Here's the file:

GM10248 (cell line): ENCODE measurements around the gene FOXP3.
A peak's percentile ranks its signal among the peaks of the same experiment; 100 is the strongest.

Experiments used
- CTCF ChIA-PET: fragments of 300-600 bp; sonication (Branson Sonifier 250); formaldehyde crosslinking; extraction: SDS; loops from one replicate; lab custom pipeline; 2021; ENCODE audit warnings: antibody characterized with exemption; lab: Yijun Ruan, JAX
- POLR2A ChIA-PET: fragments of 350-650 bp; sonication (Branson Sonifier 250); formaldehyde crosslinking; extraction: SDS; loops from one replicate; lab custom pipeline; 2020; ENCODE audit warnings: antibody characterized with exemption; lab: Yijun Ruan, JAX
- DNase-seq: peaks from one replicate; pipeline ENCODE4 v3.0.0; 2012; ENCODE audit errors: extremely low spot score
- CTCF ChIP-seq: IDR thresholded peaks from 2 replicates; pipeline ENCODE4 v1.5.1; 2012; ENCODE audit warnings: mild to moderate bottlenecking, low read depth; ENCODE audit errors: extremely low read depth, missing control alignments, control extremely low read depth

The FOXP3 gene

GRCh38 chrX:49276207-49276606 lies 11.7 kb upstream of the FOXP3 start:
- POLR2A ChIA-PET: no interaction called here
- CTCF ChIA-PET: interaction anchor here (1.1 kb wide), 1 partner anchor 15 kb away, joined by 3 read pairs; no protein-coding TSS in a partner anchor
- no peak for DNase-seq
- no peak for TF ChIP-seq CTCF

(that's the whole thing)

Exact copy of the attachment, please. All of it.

GM10248 (cell line): ENCODE measurements around the gene FOXP3.
A peak's percentile ranks its signal among the peaks of the same experiment; 100 is the strongest.

Experiments used
- CTCF ChIA-PET: fragments of 300-600 bp; sonication (Branson Sonifier 250); formaldehyde crosslinking; extraction: SDS; loops from one replicate; lab custom pipeline; 2021; ENCODE audit warnings: antibody characterized with exemption; lab: Yijun Ruan, JAX
- POLR2A ChIA-PET: fragments of 350-650 bp; sonication (Branson Sonifier 250); formaldehyde crosslinking; extraction: SDS; loops from one replicate; lab custom pipeline; 2020; ENCODE audit warnings: antibody characterized with exemption; lab: Yijun Ruan, JAX
- DNase-seq: peaks from one replicate; pipeline ENCODE4 v3.0.0; 2012; ENCODE audit errors: extremely low spot score
- CTCF ChIP-seq: IDR thresholded peaks from 2 replicates; pipeline ENCODE4 v1.5.1; 2012; ENCODE audit warnings: mild to moderate bottlenecking, low read depth; ENCODE audit errors: extremely low read depth, missing control alignments, control extremely low read depth

The FOXP3 gene

GRCh38 chrX:49276207-49276606 lies 11.7 kb upstream of the FOXP3 start:
- POLR2A ChIA-PET: no interaction called here
- CTCF ChIA-PET: interaction anchor here (1.1 kb wide), 1 partner anchor 15 kb away, joined by 3 read pairs; no protein-coding TSS in a partner anchor
- no peak for DNase-seq
- no peak for TF ChIP-seq CTCF